Then Mary levitated. The angels lifted her up—with help from nearly invisible wires hung from the stage ceiling—leaving a terrified and awestruck Zosimas to grieve her loss. The opera continued with the conclusion of their story: Zosimas found Mary dead in the desert a year later and buried her with help from a lion, who appeared tame in the presence of the saint’s remains.
Today is the Feast of Theophany in the Orthodox Church. Historically it’s been as big a feast as Christmas, with several services on the calendar to celebrate it. Yesterday morning we had the “Royal Hours,” and last night the “First Blessing of the Water” and Divine Liturgy. This morning at 9 we’ll have the “Second Blessing of the Water” and another Divine Liturgy. The water blessed at these services is used throughout the year in various ways—priests use it for house blessings, to bless icons, crosses, waters for baptisms, etc. Parishioners take some of the Holy Water home with us for use in our personal prayers and when we are sick.
This year our parish—Saint John (Antiochian) is joining up with priests and parishioners from Annunciation (Greek) and Saint Seraphim (OCA—Orthodox Church in America) parishes for a “Great Blessing of the Waters” down at the Mississippi River. We’ll gather at noon on Saturday, just a few blocks from my house, where prayers will be said and a cross will be tossed into the river. In warmer climates—especially in Greece—young men and boys actually dive into the waters to retrieve the cross. Brrrrrr! (I think our pastor is tying a rope to the cross and pulling it back out.)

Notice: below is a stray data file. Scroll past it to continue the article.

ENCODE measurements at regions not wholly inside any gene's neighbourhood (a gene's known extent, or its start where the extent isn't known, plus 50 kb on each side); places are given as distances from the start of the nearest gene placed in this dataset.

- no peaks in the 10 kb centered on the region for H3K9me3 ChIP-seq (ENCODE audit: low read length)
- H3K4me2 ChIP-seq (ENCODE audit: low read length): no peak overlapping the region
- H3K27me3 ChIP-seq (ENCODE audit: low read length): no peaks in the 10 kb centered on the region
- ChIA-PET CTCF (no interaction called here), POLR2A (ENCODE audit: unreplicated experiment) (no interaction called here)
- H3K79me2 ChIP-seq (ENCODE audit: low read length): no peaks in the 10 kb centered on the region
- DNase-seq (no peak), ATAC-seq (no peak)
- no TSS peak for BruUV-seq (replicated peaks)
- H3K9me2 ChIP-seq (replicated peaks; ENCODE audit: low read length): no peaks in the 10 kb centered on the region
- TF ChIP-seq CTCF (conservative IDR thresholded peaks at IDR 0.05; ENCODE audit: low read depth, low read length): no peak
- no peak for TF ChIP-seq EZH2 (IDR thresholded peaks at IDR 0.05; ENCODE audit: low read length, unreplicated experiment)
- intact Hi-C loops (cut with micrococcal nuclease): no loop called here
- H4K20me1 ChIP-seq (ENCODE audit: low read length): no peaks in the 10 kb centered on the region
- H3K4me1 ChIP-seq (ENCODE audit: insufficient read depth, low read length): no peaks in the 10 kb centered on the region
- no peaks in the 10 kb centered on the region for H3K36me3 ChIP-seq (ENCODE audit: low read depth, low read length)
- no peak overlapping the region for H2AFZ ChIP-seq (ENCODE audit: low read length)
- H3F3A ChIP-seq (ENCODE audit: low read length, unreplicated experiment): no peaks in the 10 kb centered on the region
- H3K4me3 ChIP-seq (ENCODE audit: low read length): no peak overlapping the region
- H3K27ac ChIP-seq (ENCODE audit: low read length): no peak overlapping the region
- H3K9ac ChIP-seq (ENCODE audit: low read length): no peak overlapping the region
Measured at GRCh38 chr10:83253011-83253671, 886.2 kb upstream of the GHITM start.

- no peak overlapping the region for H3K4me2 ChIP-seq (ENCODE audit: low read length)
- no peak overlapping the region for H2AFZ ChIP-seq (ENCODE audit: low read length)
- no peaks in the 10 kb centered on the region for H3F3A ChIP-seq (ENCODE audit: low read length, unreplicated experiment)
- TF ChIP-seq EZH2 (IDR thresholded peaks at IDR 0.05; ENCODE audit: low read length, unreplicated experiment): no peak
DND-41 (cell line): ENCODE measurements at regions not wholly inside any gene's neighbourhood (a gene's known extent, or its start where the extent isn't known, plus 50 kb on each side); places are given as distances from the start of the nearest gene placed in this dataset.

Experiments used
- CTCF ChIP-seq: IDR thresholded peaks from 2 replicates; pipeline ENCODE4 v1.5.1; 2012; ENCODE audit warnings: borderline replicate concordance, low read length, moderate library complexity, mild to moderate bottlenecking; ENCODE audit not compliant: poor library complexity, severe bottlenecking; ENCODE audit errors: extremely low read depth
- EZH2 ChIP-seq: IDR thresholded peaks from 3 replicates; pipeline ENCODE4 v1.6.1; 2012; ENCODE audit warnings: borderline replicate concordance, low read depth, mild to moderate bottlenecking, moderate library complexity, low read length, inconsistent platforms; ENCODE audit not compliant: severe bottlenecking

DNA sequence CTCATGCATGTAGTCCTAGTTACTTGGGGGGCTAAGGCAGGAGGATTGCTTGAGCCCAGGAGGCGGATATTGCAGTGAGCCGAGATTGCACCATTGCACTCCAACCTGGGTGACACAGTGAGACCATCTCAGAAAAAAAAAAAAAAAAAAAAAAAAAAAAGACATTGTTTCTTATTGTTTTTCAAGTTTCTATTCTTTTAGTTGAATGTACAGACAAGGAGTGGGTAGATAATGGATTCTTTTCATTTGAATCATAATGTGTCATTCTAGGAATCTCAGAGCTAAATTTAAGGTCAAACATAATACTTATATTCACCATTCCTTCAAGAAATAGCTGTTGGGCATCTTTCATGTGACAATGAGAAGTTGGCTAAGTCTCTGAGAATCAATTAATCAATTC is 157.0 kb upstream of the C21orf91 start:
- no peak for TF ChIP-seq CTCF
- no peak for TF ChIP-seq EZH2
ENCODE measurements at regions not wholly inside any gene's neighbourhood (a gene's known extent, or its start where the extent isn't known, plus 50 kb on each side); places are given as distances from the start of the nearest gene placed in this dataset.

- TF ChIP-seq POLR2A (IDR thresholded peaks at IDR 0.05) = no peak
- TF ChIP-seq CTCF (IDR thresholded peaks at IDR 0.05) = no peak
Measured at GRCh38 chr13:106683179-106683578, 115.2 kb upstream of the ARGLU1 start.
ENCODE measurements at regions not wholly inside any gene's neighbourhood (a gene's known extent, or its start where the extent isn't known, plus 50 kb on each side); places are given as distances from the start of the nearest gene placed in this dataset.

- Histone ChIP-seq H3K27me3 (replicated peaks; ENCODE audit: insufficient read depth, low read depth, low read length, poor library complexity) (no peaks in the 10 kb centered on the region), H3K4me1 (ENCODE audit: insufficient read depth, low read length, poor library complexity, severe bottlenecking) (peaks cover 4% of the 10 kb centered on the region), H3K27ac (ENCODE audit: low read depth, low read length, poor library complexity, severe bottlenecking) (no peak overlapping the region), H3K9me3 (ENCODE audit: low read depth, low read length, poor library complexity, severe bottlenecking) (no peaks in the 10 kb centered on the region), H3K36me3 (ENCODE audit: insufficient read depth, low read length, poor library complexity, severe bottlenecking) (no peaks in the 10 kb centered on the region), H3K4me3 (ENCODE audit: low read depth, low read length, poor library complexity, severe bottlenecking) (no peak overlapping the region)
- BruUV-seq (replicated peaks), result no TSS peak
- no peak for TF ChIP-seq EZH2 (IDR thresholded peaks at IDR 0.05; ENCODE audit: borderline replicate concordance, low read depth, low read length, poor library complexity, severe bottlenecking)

It’s interesting that this first year that we are keeping this tradition is the coldest weather we’ve had this winter—it’s SNOWING In Memphis today! But our pastor, Father Phillip Rogers, noted in an email to the parish that it’s not as cold as it often is in Russia (see photo and painting).
Now that the twelve days of Christmas are over and we are moving into a new season of the Church—and very soon a new “season” for our country—I pray for God’s blessings and for peace in our hearts and in our homes.
… my true love gave to me: four calling birds! In the Church’s tradition, those birds represent the four gospel writers—the holy apostles Matthew, Mark, Luke, and John (seen in these icons). They are “calling” to the world to hear the message of Christ’s incarnation.
So how am I celebrating the fourth day of Christmas? We just got home last night from spending a wonderful Christmas in Denver with two of our kids and all four of our grandchildren. So we are tired but happy. Of course I’m unpacking, doing laundry, and grocery shopping today (and starting back on exercising on the elliptical)… but it’s also a day for opening more Christmas cards and reading through so many wonderful Christmas letters from friends and family near and far. Sending Christmas cards is one of my favorite traditions, and receiving them is such a treat.